on joe on patents

patents!Some comments on joe’s post on Microsoft’s patents:

they’re unlikely to come after Linux distributors for the well-known “mutually assured destruction” reasons

Which is why they are going after Linux users, most of whom have no patents of their own to retaliate with. Besides the original Fortune article, check out this latest Ballmer quote, where he carefully points out that ‘people that use Red Hat’, rather than Red Hat, owe Microsoft money. (Of course, implicit in that is a threat against all Linux users who haven’t bought immunity from Novell.)

The infighting amongst the community (*cough* with Novell) is counterproductive to the larger goal. We need to advocate for patent system reform…

Well, yes and no; reform is important, but Novell’s alliance with Microsoft actively undermines reform by making the current system seem more reasonable. From now on, on both antitrust and patent fronts, Microsoft gets to point to Novell and say ‘we came to an agreement with Novell, so the system works fine- the problem is that Those Linux People are irrational.’ This is probably the second most damaging part of the Novell-MS alliance (right behind the constant release of free-but-not-really code which MS can later use to threaten users with.)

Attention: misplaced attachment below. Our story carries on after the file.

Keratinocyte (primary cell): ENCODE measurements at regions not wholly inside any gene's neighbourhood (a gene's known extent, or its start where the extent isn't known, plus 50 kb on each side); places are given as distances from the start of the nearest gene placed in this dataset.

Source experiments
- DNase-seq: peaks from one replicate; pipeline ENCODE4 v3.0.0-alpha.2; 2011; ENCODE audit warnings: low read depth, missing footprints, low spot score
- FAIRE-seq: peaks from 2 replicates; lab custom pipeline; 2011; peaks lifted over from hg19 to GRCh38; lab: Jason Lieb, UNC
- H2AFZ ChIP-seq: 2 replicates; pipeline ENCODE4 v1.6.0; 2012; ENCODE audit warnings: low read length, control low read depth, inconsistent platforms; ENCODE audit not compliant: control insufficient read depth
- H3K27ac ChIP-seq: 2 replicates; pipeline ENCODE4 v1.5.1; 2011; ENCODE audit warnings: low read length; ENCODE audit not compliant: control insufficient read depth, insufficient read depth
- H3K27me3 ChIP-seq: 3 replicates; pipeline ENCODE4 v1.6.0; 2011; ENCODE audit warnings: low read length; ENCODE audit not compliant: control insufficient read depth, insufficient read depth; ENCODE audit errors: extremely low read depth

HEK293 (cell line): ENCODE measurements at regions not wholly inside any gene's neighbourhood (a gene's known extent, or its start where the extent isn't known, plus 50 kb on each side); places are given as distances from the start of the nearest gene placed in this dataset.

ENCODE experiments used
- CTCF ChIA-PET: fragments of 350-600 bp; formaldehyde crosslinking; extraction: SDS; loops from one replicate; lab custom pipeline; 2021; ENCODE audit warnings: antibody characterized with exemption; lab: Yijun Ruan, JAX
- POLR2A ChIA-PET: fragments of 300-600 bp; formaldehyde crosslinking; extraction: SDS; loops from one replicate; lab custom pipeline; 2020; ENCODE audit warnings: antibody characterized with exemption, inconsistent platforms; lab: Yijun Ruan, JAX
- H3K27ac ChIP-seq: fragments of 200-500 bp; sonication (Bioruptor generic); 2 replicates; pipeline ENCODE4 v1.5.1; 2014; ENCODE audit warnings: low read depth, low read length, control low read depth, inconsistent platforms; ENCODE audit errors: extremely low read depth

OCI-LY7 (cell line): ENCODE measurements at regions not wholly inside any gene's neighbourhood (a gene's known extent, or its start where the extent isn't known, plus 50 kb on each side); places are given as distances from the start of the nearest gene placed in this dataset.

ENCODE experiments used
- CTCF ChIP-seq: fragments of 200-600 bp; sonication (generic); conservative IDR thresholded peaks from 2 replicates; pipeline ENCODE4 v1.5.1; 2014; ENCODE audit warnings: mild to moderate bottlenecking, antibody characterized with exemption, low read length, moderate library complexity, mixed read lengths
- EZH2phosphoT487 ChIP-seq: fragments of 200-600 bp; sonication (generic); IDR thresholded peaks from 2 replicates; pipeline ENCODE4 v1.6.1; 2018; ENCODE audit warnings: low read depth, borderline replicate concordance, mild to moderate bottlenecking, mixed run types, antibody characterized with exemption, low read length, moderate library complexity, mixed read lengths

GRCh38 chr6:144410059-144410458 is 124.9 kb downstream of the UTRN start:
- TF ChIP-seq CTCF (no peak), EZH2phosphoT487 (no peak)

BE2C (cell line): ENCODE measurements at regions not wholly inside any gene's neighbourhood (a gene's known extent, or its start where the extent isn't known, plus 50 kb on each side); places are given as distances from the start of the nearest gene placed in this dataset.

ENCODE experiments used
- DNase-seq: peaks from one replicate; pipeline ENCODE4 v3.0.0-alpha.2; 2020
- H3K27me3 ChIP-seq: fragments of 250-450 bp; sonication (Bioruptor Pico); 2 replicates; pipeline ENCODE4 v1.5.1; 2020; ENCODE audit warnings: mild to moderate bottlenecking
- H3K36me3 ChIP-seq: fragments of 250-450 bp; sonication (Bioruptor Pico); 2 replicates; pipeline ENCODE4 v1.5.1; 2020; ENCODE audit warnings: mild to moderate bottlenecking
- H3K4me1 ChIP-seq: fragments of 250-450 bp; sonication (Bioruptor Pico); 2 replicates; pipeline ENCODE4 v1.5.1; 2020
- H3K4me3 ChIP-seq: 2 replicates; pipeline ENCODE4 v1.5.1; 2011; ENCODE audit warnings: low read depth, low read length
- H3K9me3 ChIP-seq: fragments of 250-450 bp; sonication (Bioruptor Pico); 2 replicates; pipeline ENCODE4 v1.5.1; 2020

We need to advocate for patent system reform — like getting involved with the peer review that the USPTO has recently launched

While I do agree that advocating for patent system reform is a good thing, Peer To Patent (P2P) is a mixed bag for open source. If P2P reaches its goals, Microsoft and other large players (including some of the trolls) will have fewer — but still plenty — of patents to use against consumers. And those patents will be issued faster and be harder to challenge in court. On balance, probably still a good thing for the industry, but far from a solution to open source’s problem.

Until then, sadly, we have to play the game and get as many defensive patents as possible…

Completely correct, except that there is no ‘until then’, unless by reform you mean ‘abolition of software patents’. Otherwise, likely everyone will always have to play the game; ‘reform’ by itself will not be sufficient to protect anyone, since trolls with a dozen strong patents will be just as threatening as trolls with hundreds of patents of unknown quality.

… while rebuffing Microsoft’s scare tactics at the same time.

Completely agreed. Novell’s deal compromises the community’s ability to do that, though.

Tangentially, if you want to see what the most advanced patent trolls are thinking, this paper (co-written by a brilliant stanford IP prof and Nathan Myhrvold of Intellectual Ventures, formerly Microsoft) is a really interesting read. It deserves much broader coverage and interest than it has received.

Also tangentially, this post is reaching its one year anniversary and is still the top Google hit for ‘Ubuntu patent policy.’ Compare top hit for ‘Novell patent policy‘ and ‘Red Hat patent policy.’ But hey, they throw good parties. :)

[NP: Radiohead, In Rainbows]

[Picture by Flickr user Ioan Samueli, used under a CC-BY-SA license.]